May 12th, 2011

Redefining Naive for the 21st Century: Dan Lyons on Burson-Marsteller

I get my news fix from google news. That brought me this tasty tidbit:

It is about Facebook hiring Burson-Marsteller (a name that _should_ cause you to pre-emptively cringe). Facebook wanted Burson-Marsteller to publicize privacy issues associated with Google, presumably for the obvious reason (no, not because FB is seriously concerned about google and privacy issues, but because FB recognizes there is a competition going on and this is part of their process). FB did not want their name associated with this. BM tried to get a blogger to write something punchy; the blogger declined when the client wouldn't be named and then publicized the exchange. Then Dan Lyons of Newsweek got involved and id'd FB. Very nice piece of journalism, can be found here:

"The mess, seemingly worthy of a Nixon reelection campaign, is embarrassing for Facebook...But even more so for Burson-Marsteller"

The whole idea that _this_ is unusually embarrassing for Burson-Marsteller, given their normal behavior, is so breathtakingly naive it defies belief. But I'm pretty sure Lyons isn't being sarcastic.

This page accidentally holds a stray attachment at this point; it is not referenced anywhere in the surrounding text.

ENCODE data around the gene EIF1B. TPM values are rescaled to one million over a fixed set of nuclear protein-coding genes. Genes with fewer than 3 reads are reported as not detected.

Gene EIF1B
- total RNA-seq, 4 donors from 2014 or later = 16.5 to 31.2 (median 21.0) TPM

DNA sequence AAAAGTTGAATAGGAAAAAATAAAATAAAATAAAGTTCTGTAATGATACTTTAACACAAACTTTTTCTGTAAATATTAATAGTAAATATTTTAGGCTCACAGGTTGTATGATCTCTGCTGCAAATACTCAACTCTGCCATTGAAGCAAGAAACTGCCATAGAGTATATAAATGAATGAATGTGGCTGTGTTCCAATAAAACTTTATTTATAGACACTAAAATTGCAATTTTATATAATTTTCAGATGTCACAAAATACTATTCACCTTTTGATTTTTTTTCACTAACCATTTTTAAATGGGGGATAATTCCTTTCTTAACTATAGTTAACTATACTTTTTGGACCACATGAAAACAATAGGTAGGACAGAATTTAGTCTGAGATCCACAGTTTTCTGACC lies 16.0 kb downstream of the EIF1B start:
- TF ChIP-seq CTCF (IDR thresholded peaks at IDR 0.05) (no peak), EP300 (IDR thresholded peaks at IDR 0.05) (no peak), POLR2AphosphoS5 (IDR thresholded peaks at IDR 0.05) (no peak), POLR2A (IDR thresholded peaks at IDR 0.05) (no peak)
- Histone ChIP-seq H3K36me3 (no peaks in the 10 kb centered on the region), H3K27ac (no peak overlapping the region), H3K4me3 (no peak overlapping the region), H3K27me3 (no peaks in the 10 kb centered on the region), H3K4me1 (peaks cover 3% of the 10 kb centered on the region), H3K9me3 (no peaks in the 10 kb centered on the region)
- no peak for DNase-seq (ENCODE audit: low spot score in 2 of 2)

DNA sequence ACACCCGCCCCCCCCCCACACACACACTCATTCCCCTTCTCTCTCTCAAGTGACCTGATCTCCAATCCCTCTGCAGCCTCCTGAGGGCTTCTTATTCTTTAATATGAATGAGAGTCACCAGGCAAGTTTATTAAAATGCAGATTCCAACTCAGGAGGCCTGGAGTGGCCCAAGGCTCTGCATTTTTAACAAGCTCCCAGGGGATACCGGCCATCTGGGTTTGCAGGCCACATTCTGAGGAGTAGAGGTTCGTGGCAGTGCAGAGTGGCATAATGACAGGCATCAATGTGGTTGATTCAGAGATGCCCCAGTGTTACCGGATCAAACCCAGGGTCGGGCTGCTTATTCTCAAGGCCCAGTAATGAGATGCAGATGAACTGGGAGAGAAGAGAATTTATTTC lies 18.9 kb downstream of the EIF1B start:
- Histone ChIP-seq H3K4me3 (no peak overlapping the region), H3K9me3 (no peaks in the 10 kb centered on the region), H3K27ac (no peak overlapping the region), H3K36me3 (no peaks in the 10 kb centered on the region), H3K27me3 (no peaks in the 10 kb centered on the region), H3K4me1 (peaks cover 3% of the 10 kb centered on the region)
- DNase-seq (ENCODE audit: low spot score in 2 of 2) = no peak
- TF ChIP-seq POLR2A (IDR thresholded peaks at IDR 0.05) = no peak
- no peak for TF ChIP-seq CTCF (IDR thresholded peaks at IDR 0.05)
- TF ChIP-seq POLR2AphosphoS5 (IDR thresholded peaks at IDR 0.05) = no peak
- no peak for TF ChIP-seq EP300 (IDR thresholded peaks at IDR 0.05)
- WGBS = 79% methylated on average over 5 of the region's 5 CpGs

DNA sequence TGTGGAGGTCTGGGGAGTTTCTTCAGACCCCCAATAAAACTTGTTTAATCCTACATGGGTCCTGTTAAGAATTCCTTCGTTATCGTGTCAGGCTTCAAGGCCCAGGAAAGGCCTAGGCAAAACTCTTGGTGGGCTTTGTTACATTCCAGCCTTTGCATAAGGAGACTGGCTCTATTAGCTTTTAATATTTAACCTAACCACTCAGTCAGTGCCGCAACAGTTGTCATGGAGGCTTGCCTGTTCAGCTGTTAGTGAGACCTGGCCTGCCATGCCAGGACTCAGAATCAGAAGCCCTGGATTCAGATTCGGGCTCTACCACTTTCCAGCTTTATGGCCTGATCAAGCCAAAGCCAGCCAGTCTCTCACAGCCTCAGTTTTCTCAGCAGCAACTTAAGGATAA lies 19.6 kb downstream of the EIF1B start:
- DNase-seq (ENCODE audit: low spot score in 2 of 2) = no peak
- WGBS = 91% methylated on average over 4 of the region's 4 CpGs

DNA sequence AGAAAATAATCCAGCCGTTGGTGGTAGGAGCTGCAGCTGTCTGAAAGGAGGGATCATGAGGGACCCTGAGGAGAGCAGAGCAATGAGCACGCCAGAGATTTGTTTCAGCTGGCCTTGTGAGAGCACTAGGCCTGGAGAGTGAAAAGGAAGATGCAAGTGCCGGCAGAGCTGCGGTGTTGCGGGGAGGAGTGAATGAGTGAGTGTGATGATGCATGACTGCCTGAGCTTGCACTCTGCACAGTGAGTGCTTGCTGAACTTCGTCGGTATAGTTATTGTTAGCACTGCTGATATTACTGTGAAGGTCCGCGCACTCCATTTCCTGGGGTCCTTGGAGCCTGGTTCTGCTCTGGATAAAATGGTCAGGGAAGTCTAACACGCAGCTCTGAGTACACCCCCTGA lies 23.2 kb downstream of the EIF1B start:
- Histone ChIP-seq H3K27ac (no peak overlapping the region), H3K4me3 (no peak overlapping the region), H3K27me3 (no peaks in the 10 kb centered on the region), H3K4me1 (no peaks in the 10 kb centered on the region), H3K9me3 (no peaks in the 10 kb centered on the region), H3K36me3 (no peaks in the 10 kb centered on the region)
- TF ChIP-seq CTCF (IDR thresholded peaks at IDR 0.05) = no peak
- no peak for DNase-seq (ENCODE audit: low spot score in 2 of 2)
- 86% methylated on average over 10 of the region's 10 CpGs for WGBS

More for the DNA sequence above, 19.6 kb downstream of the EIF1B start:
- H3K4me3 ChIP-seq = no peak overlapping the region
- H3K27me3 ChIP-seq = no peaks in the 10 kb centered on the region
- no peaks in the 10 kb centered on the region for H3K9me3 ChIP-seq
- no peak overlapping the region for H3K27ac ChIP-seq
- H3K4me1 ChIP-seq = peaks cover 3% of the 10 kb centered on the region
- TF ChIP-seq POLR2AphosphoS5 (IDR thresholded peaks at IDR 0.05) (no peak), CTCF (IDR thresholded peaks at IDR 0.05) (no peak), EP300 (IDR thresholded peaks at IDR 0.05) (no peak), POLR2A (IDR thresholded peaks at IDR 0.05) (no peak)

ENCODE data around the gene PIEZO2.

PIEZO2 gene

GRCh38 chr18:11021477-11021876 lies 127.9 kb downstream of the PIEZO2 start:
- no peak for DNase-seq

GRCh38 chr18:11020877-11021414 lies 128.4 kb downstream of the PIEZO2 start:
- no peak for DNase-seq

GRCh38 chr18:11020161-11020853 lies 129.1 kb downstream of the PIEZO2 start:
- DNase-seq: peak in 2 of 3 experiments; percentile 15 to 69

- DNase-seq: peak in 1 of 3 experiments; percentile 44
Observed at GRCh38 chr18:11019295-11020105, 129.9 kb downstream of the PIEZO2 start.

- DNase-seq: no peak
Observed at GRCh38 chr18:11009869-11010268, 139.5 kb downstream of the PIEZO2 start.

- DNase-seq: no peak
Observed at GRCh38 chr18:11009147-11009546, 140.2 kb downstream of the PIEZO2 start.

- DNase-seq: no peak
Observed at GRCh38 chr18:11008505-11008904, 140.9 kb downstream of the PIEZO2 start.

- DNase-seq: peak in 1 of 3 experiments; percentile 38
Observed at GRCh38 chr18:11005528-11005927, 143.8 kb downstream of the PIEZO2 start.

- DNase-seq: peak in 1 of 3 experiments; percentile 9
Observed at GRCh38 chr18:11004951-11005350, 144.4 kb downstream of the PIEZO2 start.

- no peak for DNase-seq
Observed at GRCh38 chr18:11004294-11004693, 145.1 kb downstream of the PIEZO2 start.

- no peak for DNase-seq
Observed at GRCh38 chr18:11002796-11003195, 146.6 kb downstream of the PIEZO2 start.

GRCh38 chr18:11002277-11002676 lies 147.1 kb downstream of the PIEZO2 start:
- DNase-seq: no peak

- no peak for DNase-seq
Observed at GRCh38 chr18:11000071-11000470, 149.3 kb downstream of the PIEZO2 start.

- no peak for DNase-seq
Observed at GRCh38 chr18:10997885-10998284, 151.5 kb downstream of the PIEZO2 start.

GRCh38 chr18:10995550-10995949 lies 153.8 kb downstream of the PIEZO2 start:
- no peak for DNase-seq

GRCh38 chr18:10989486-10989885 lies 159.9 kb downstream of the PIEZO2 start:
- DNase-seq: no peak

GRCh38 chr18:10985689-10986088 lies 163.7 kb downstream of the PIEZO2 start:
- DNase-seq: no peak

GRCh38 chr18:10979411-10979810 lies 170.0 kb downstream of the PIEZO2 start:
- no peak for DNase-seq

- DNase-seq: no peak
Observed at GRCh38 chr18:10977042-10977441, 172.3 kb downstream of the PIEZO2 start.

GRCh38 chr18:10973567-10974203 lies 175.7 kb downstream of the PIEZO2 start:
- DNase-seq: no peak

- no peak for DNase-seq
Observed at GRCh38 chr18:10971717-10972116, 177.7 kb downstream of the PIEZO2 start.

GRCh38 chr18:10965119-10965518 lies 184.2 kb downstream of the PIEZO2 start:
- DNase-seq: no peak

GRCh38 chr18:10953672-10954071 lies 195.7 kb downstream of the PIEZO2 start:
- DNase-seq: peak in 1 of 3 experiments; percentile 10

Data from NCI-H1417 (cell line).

Years ago, Stauber and Rampton, the fine gentlemen who bring us PR Watch (never heard of PR Watch? Pity., wrote a wonderful book called _Toxic Sludge is Good for You_ (which is still in print 15 years after I bought my copy). That's where I first heard about Burson-Marsteller. Because of that excellent book, I noticed Burson-Marteller as they popped up reliably, year in and year out, mostly in non-fiction of the expose variety but increasingly on news shows like TRMS. This whole incident is very, very minor when it comes to their wrongdoing.

When Lyons compares BM to the Keystone Kops, he isn't far wrong. I'm feeling cautiously optimistic that one of the benefits of the blog-journalism might be that BM will no longer be able to routinely get away with the crap they've been richly compensated for historically.

Bezos visit CR and stokes the tablet rumor

Really? He went to visit Consumer Reports and when asked the usual (so, tablet?) responded with "Stay tuned". Needless to say, there are some excited people out there. I mean, two words! And they weren't, "No comment."

Reassuringly (to people like me who spend way too much time in front of an active screen already), "We will always be very mindful that we will want a dedicated reading device."